Blackbirds Review

Miriam Black knows when you will die.

Still in her early twenties, she’s foreseen hundreds of car crashes, heart attacks, strokes, suicides, and slow deaths by cancer. But when Miriam hitches a ride with truck driver Louis Darling and shakes his hand, she sees that in thirty days Louis will be gruesomely murdered while he calls her name.

Miriam has given up trying to save people; that only makes their deaths happen. But Louis will die because he met her, and she will be the next victim. No matter what she does she can’t save Louis. But if she wants to stay alive, she’ll have to try.

Be forewarned: Blackbirds in a dark tale with vulgar language and visceral descriptions. As such, my review will be littered with more colorful language.

When I described Blackbirds to a fellow reviewer/reader I said it was disastrous and gritty. I said it was the most lovely train wreck. And that I hadn’t been able to put it down since the first page of the sample. It’s the kind of read that if I had balls, it would have grabbed me by them from the first sentence and kept a viselike grip until the last. I didn’t regret it. I relished it.

Wendig’s style is ridiculously plain-faced, made up of short, sharp punches and bright-knife-flash descriptions. You can’t help but be mesmerized. But if you’re into flowery settings dripping with page-length descriptions, this isn’t the book for you. The settings are a backdrop (just the way I like it): you’re given an impression, a glimpse to put you in the scene before you’re plunged back into the stomachache that is this plot. (That sounds bad, but it is so good.)

A breathless, side-stitich inducing, dull roar of a headache. That’s Blackbirds.

Miriam, our main character and a microscope for us to dissect the darkest bits and pieces of humanity, leads us from one nameless motel to another, strung between a handful of states. We follow her aimless roaming until she runs into Ashley, a man with a girl’s name and the heart of a true pansy. Meeting Ashley changes everything for Miriam, because for once, someone’s fate tangles enough with hers to derail her couldn’t-care-less vagabond life. Nail-biting story made short: his bad shit collides with hers and she’s determined to escape it and do the one thing she’s never done: save someone from the fate she’s foretold. Because Miriam can see how you die. If she touches you.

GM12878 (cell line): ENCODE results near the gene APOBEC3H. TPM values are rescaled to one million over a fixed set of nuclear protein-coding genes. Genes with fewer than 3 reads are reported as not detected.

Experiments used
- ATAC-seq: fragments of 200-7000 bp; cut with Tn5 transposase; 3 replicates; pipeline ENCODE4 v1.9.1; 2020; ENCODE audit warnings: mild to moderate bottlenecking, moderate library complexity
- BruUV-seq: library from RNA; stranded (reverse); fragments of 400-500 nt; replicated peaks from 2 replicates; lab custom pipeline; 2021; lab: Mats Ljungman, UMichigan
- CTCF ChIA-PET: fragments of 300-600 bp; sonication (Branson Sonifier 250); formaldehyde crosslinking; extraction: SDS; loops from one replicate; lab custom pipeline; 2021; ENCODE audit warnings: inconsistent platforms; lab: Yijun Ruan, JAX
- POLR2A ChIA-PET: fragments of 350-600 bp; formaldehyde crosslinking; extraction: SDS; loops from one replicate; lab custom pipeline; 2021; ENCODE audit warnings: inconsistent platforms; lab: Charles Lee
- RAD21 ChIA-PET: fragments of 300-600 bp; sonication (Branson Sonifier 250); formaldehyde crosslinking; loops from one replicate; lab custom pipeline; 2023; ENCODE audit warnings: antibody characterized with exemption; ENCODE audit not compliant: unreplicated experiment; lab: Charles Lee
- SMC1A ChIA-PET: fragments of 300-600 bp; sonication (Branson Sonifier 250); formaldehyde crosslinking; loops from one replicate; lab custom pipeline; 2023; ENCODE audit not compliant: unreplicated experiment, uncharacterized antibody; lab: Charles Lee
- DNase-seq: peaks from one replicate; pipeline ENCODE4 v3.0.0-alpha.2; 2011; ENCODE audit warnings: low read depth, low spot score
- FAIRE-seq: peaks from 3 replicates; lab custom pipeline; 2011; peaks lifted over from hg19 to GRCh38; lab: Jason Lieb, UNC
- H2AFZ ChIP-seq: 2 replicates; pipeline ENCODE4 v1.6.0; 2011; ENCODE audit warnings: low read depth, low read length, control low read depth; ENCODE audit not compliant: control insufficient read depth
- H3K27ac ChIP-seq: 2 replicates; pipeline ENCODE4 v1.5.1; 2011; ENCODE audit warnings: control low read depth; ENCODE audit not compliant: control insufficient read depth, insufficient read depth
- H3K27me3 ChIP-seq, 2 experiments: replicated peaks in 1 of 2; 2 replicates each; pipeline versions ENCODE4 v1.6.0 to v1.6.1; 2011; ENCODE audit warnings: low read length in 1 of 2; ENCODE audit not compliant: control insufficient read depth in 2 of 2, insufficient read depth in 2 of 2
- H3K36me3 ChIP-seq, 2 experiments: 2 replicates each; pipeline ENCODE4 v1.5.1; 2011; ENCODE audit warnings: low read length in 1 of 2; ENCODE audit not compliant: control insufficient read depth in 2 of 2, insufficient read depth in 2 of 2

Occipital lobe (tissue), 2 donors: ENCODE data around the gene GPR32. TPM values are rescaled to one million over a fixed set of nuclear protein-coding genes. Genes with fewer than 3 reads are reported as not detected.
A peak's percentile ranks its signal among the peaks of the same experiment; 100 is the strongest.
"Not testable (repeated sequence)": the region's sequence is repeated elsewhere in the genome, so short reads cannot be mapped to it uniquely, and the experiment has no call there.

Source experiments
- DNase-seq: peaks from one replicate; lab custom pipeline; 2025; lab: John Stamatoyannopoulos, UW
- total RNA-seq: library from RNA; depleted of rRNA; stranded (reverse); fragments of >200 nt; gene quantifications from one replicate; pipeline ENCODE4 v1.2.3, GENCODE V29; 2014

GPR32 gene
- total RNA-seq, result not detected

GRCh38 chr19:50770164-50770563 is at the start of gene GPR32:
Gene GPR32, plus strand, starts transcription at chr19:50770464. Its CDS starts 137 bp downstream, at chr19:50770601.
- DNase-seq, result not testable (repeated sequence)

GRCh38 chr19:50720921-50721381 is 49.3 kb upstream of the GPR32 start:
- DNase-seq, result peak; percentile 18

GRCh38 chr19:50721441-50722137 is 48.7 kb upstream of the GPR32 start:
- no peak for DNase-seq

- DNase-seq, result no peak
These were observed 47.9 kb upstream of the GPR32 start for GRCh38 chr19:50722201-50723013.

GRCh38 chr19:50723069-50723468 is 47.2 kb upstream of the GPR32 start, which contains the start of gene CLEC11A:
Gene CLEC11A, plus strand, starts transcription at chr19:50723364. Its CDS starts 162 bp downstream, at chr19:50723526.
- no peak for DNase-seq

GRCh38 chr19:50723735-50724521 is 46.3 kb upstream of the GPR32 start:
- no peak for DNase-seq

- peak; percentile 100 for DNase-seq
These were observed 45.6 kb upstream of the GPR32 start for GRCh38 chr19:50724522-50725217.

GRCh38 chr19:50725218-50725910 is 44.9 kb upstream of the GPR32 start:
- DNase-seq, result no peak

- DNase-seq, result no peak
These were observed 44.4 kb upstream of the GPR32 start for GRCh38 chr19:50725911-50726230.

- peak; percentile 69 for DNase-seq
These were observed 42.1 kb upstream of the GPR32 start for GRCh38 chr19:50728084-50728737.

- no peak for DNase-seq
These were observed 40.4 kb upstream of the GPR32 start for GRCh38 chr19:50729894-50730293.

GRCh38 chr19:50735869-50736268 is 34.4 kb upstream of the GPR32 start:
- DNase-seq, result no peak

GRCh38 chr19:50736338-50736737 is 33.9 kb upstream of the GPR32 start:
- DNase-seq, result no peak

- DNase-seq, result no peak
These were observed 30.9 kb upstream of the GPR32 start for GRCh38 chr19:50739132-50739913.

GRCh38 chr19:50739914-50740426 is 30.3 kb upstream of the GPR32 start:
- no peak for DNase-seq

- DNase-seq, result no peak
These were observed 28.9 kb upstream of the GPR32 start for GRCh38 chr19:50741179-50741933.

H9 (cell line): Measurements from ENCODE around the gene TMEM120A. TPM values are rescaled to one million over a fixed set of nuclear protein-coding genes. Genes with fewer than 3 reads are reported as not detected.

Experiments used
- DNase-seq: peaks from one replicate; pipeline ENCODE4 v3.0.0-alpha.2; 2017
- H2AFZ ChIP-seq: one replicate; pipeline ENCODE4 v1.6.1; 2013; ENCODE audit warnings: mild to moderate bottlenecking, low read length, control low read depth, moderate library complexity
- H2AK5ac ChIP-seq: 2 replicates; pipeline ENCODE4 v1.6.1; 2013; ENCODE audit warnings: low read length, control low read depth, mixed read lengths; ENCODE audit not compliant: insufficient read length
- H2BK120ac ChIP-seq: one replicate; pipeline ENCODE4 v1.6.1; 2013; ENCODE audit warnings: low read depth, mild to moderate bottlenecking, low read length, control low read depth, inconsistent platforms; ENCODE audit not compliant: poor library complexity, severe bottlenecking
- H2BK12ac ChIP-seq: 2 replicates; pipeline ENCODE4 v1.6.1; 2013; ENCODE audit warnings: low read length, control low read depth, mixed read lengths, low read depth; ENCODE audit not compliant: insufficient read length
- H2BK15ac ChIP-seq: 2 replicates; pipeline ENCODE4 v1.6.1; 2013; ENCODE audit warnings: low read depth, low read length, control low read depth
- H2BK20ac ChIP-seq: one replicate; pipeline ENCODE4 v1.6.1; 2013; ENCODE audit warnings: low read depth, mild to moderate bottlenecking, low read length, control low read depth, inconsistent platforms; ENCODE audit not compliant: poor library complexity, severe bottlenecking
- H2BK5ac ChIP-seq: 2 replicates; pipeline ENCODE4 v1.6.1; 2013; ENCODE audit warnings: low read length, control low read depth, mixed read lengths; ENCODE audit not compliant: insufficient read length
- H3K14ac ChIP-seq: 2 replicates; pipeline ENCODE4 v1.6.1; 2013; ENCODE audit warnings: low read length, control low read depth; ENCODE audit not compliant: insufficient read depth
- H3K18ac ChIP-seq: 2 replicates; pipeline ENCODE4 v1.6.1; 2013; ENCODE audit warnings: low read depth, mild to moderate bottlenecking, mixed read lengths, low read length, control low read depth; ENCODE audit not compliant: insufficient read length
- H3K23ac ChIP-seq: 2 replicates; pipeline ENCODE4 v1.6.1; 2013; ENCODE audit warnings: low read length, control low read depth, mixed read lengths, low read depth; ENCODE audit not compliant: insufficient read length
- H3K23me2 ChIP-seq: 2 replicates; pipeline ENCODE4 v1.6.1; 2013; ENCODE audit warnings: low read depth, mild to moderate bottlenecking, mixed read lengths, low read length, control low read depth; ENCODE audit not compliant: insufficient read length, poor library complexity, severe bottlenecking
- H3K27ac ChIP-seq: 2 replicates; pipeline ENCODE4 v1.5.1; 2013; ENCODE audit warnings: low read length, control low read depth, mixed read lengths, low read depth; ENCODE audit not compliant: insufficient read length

I’ve never read a character like Miriam. She’s done and continues to do bad things, even to innocent people. She’s got a mouth like a gutter tripe and a mind just as vile, a mind that is broken like a mirror that reflects the delusions of all of the wrong choices she’s ever made. But I root for her. Her life was/is one big, bubbling cesspool and the harder she struggles to get out of the it, the faster and the deeper she sinks. Her supporting characters range from the void of mortality that is the ultimate-oh-shit bad guy Ingersoll to the rare pinpoint of brightness that is Louis.

All in all, Blackbirds is a tightly clenched fist just waiting to sock you one. In the solar plexus. Which is apparently a bundle of very sensitive nerves to untrained fighters readers. And I give it big, fat A+. Read it. As soon as possible. Go, now.


Learn more about the book and Chuck Wendig at Terrible Minds. Tweet him about how psyched you are to be reading his work. You’ll be happy you did.

2 thoughts on “Blackbirds Review

  1. I love Chuck Wendig’s stuff — you described his style perfectly.

    I’m so glad he has another book out. Thanks for the heads-up!

    • Glad I hit the nail on the head. :) It’s really a great read, so I’m happy to give the head’s up.

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